Microsoft unveils hardware for Web phone push

Microsoft Corp. introduced on Sunday phones, headsets and other devices to work with its software that aim to replace the traditional office phone and deliver e-mails, instant messages and phone calls over the Internet.

Microsoft, the world's largest software company, said it worked with nine technology manufacturers including Samsung Electronics Co. Ltd. and NEC Corp. to develop hardware to work with its unified communications strategy.

Instead of one system for phones and another for e-mails and instant messaging, Microsoft wants all communications to run over Internet networks on its Office Communicator program.

Microsoft forecasts that the shift to Web-based phone systems will gain momentum during the next three years, eventually generating billions of dollars in new revenue for the company.

The new hardware products will be unveiled at this week's Microsoft Windows Hardware Engineering Conference in Los Angeles.

View: Reuters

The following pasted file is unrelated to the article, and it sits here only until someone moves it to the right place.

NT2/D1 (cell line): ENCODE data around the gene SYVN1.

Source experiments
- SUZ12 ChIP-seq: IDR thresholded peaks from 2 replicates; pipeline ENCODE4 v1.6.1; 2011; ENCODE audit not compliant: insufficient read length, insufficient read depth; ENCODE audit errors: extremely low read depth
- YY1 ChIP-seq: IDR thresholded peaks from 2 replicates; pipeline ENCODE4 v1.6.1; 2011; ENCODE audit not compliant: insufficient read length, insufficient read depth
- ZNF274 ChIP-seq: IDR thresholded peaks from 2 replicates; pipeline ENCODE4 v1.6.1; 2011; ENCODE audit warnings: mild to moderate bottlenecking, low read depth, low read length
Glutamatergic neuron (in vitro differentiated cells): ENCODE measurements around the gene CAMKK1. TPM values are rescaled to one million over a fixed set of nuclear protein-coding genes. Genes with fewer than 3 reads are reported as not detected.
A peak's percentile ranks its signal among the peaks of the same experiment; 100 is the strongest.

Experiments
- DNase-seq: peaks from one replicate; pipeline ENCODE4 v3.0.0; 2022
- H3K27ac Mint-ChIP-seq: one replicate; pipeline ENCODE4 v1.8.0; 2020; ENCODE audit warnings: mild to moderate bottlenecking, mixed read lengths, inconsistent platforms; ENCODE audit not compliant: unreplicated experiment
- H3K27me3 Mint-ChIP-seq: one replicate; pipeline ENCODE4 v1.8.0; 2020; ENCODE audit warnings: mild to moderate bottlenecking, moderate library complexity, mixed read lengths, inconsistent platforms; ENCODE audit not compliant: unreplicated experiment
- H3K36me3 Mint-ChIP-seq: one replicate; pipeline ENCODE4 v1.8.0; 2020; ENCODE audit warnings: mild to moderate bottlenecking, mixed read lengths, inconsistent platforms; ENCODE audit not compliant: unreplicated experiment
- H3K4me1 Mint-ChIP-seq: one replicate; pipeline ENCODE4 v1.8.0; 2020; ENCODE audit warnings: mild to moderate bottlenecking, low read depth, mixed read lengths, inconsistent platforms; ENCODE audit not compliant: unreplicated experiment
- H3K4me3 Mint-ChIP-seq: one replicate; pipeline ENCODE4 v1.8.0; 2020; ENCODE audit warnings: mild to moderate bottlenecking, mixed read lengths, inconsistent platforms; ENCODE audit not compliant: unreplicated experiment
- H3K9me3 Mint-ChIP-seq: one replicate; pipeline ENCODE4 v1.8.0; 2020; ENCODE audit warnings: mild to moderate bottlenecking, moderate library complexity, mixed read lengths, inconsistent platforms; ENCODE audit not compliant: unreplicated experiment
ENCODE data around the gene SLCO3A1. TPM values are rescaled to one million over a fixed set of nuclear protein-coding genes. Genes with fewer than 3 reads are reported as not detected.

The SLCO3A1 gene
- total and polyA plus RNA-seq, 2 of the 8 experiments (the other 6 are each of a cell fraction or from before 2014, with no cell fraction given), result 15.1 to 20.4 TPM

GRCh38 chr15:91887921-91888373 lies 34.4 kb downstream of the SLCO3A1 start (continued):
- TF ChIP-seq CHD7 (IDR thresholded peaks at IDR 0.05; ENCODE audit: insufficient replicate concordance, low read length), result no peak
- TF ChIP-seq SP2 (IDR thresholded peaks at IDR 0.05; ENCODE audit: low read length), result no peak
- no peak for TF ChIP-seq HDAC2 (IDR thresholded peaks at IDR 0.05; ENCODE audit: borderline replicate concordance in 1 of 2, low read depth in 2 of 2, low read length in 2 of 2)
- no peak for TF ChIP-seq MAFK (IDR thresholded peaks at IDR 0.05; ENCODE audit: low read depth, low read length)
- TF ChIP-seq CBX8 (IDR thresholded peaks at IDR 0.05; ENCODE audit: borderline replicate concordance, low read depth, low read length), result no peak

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Hey, that's funny. I was just talking about exactly this, transitioning to web-based telephone service in entirety, whilst casually walking to Burger King two days ago.

I guess it's no surprise that Microsoft wants to step up and be the leader and innovator of said venture. We can only hope that they will be beaten by a group that actually knows what they're doing, or at least has some experience with telephone service.

Hopefully it will be cheaper. I doubt it would work out that way.

Maybe we can have home telephone servers? Heh.

That was actually my idea. Then we'd need a DNS sort of service for telephone numbers. And phone numbers would end up something like IP addresses.

Whatever! No matter what happens, it'll be cool.

Microsoft has a ton of experience in the telephone services... Have you ever heard of Windows Mobile? How about Live Communications Server? Exchange?

The one thing that isn't mentioned here is the fact that some mobile users, using windows mobile devices, have developed a Skype plugin and use their data network to make phone calls. It sounds like Microsoft wants to make it the norm.